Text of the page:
The KC Royal’s home opening game was last night, and I turned on TV to see the boys of summer play America’s pastime. The steady hum of the crowd sounded happy until a few camera shots panned the empty stadium—then it felt bizarre.
I’m not actually a big baseball fan, but it has been a part of my life for a long time, so I’ve missed it.
As a youngster, I watched my dad play baseball on the town team against other small towns in Arkansas. They didn’t actually have uniforms; they just wore their street clothes. When we moved to Missouri and my brothers were of Little League age, I was hauled to the ballpark and debated through early innings on how I’d spend the nickel I had for the concession stand. A long-lasting Sugar Daddy usually won.
Jim played baseball in Wichita—a southpaw pitcher and first baseman who lettered on the varsity team his sophomore year. Then he moved to Neosho where there was no high school baseball team, a cultural shock. But of course, he encouraged our three sons to take up the sport.
From the time when Landon started tee-ball to when Marshall finished senior league, seventeen straight seasons involved practices and games, sometimes three games a night on different fields. That means I’m familiar with the insides of several concession stands and know how to affix hotdogs on their skewers and dip up nachos in those little cardboard trays.
Our huge back yard sported a home field. Jim built a backstop out of heavy wire fencing, and the infield inherited real bases from my youngest brother’s baseball days. Mom had made them out of heavy off-white canvas, and they looked professional, a foot square and a couple inches deep, filled with sawdust. On occasion they would be left out in the rain. Then I’d open a seam, empty the sawdust out on newspapers to dry, then make the boys refill them the next day. Those times were accompanied with finger wagging and a lecture on responsibility for equipment.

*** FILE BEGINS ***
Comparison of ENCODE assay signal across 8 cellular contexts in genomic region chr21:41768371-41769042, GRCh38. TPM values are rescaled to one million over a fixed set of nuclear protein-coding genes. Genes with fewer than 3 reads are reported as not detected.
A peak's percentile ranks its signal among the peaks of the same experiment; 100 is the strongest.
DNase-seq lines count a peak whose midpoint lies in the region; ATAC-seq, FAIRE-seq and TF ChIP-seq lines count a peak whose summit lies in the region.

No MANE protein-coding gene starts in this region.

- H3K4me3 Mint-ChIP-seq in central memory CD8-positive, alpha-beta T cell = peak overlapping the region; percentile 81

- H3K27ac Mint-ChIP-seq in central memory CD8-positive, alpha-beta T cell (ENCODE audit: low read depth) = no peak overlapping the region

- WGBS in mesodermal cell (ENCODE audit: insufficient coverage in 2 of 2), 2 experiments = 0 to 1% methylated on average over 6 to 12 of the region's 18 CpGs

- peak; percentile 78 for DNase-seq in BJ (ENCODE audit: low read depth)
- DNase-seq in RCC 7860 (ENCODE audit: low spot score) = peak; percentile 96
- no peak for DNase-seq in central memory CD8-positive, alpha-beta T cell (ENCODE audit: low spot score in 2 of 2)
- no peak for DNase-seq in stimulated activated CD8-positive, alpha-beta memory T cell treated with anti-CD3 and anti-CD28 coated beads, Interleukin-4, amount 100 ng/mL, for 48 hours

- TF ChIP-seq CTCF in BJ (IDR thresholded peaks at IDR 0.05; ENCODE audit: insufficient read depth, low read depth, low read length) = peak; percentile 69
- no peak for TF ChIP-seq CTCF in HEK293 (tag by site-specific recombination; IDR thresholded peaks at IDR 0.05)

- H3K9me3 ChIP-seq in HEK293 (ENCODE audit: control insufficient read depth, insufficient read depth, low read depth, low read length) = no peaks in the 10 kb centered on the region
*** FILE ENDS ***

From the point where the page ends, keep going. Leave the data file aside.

Our first big family vacation was a baseball trip to Chicago. We took the L to the Cubs’ Wrigley Field, and I was mesmerized watching the sailboats on Lake Michigan, visible from our nose-bleed seats. We sang Take Me Out to the Ballpark with Harry Caray during the seventh-inning stretch. When the stands thinned out, we moved to seats behind home plate, which wasn’t as nice since I couldn’t see the lake.
The next night we sat in the old Comiskey Park and saw Jose Canseco hit one high out of the park, which was called foul, but we didn’t believe it. He was robbed. We weren’t rooting for the White Sox, but for individual players. The boys had all their baseball cards, which are still downstairs in a closet, filed alphabetically and by team in special white boxes.
Our next stop was St. Louis and Busch Stadium. By this time, I could take no more baseball. Of course, I carried a book in my purse, so I sat amidst Cardinal noise and read, glancing up occasionally when the roar of the crowd brought me out of the story. In other years we saw the Colorado Rockies when they played in Mile High Stadium and the New York Yankees in the Bronx.
I’ve seen the Royals play several times, but the time that stands out is when Jim and I went to KC to the game with Morgan and his new girlfriend, Corrie. I sat by her, and although I like posing 20 questions, I filled her with erstwhile stories of Morgan’s youth, while he hunched lower and lower in his seat. I didn’t scare her off since, dear reader, she married him.
Their tradition is going to the home opener each year. This year, they watched it on TV, the same as I did, although I only watched for ten minutes to get my baseball fix for the year. Oh, I might turn it on again some evening, just to hear the happy noise of the fake crowd.
Opposites and Compromise–Injured in a ski accident that ended his Major League Baseball pitching career, Dallas Stone opens a sporting goods store in a small Missouri town. Julie Russell teaches English in the high school and is from such a sports-minded family that it turns her against sports in general. An unlikely pair? Absolutely. But can gentle persuasion bring them together?
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